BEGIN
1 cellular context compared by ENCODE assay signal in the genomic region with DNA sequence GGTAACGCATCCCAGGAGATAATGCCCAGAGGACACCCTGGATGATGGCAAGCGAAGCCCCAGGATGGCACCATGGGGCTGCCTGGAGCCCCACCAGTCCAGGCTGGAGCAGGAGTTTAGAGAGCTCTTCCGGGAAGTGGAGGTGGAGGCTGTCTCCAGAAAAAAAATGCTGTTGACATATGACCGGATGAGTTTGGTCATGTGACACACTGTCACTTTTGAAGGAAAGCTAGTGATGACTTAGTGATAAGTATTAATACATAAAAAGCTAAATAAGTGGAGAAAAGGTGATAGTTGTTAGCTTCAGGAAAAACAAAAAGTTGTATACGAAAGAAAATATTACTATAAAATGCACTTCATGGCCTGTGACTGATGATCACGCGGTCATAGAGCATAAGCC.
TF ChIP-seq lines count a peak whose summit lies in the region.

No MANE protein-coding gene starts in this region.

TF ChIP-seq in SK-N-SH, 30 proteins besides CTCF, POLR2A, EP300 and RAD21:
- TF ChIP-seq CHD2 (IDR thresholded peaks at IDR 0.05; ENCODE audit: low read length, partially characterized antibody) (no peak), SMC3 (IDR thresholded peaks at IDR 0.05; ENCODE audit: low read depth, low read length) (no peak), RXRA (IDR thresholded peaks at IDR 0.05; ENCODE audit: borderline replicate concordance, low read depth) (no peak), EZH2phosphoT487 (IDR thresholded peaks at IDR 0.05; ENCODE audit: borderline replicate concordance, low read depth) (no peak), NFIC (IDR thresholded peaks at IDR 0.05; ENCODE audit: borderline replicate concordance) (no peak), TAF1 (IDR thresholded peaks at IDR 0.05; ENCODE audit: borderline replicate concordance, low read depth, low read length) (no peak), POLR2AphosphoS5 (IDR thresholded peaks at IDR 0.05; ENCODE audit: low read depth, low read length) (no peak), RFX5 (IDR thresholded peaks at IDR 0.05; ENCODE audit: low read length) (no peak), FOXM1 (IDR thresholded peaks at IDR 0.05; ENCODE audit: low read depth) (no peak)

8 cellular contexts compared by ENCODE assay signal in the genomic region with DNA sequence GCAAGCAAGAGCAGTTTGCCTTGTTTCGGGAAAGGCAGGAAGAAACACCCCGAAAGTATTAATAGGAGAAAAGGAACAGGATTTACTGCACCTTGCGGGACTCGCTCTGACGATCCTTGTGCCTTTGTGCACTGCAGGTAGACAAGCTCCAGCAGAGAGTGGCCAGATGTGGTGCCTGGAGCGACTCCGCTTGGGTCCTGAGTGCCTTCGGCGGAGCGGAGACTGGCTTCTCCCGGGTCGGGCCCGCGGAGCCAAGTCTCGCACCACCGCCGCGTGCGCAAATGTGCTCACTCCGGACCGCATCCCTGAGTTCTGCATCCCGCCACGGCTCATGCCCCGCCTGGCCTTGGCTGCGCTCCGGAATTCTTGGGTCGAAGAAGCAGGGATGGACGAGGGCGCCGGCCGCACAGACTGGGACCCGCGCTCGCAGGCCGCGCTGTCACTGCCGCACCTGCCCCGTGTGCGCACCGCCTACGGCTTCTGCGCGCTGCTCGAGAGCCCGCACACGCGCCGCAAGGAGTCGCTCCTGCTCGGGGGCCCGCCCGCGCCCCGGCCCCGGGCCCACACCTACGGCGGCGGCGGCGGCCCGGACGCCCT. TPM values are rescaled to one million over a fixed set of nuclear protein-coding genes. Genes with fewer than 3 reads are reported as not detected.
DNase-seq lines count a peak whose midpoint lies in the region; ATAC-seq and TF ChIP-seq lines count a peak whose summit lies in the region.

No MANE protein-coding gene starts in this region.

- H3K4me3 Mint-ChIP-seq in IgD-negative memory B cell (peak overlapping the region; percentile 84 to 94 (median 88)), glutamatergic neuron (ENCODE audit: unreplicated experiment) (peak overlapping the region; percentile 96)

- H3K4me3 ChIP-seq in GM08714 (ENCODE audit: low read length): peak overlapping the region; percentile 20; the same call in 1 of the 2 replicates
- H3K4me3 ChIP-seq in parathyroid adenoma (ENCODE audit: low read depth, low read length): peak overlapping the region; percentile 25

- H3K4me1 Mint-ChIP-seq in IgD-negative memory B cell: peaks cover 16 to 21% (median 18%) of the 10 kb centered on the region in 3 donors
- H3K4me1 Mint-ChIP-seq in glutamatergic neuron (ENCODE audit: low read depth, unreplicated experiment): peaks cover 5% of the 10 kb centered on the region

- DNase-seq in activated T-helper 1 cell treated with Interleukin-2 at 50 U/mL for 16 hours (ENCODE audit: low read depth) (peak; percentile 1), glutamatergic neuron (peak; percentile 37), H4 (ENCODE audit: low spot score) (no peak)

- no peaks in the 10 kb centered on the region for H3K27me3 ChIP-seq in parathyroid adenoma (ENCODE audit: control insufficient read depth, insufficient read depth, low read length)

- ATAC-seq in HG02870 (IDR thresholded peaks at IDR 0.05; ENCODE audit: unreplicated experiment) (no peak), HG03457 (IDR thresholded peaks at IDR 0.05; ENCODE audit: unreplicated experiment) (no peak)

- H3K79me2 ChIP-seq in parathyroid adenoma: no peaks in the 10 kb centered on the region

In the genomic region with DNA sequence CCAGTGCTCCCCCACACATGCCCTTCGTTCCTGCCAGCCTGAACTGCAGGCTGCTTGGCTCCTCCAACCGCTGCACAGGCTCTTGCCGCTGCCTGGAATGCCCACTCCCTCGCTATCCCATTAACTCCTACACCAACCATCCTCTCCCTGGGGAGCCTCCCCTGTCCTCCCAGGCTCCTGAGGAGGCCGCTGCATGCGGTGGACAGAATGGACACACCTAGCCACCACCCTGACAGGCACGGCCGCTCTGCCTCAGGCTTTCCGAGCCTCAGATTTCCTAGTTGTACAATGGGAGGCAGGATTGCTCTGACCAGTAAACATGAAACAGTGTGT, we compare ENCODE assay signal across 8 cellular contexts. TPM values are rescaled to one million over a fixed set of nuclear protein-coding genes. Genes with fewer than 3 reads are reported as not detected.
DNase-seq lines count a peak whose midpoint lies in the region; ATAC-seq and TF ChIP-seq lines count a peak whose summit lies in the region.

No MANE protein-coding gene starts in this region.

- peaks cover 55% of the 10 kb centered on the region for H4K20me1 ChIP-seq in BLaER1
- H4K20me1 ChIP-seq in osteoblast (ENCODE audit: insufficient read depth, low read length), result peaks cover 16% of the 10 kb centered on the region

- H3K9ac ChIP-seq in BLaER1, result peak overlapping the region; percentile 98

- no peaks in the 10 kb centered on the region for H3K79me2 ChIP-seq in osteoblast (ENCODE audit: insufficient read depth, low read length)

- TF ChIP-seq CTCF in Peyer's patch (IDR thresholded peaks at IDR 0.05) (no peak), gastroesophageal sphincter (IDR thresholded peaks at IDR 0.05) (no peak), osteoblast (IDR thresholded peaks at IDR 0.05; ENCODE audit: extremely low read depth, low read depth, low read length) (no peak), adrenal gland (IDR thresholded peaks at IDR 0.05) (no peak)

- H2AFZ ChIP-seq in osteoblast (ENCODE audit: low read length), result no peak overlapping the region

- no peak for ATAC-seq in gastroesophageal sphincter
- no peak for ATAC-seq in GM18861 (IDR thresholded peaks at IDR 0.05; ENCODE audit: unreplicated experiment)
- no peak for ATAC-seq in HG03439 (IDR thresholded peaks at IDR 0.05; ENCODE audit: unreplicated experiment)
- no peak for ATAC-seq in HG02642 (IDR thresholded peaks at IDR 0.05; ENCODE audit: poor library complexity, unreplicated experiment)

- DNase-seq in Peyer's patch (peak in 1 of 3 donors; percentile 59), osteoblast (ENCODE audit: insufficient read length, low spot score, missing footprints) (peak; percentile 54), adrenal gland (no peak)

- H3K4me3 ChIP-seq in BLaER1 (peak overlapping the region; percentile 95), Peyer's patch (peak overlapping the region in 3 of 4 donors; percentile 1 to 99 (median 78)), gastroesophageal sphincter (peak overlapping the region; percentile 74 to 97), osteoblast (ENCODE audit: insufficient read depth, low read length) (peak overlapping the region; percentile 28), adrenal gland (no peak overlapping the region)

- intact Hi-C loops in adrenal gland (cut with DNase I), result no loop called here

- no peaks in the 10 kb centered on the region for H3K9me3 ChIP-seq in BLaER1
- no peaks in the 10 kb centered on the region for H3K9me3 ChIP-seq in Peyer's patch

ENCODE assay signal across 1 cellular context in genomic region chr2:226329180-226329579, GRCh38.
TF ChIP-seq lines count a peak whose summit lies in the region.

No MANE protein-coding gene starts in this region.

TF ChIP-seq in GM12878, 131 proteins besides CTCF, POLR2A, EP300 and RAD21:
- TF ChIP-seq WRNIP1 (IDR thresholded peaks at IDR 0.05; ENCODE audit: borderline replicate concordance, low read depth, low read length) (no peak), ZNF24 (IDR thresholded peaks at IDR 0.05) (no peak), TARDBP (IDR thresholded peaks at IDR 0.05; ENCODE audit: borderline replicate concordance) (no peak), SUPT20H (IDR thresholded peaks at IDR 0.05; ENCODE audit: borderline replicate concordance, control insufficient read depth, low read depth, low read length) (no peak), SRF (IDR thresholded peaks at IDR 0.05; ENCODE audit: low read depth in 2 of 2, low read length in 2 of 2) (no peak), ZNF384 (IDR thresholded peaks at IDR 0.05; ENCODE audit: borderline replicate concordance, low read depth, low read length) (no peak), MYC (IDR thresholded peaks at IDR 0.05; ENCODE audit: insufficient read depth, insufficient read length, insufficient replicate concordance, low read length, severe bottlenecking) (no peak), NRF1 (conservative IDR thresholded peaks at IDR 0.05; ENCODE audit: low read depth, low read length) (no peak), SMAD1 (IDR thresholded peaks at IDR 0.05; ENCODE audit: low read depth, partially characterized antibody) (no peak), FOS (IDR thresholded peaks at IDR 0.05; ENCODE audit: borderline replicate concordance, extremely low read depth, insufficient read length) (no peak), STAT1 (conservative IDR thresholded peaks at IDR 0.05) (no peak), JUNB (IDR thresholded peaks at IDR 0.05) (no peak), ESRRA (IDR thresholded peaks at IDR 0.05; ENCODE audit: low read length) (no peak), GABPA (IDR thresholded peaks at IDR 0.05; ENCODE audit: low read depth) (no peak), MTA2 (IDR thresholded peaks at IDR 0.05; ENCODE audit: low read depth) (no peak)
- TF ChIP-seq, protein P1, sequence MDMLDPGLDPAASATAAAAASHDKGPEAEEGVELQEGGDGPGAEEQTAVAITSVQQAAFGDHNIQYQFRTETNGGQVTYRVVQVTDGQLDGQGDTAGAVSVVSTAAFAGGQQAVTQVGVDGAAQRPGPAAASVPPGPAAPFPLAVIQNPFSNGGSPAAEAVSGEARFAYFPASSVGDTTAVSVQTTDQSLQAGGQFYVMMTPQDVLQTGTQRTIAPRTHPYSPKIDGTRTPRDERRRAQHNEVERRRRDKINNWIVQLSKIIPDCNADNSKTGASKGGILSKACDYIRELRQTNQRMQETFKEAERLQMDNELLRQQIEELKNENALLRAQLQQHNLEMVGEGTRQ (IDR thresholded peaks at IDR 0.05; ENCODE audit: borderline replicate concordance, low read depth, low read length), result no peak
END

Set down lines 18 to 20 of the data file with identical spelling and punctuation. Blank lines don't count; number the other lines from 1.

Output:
In the genomic region with DNA sequence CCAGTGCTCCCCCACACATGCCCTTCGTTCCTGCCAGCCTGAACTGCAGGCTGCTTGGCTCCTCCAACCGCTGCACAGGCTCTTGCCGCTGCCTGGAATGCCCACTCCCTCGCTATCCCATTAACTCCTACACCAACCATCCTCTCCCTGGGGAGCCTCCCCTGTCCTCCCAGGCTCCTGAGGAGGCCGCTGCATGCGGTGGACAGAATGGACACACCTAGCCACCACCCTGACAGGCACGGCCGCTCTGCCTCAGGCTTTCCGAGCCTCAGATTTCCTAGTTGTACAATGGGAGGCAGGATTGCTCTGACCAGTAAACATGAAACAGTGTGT, we compare ENCODE assay signal across 8 cellular contexts. TPM values are rescaled to one million over a fixed set of nuclear protein-coding genes. Genes with fewer than 3 reads are reported as not detected.
DNase-seq lines count a peak whose midpoint lies in the region; ATAC-seq and TF ChIP-seq lines count a peak whose summit lies in the region.

No MANE protein-coding gene starts in this region.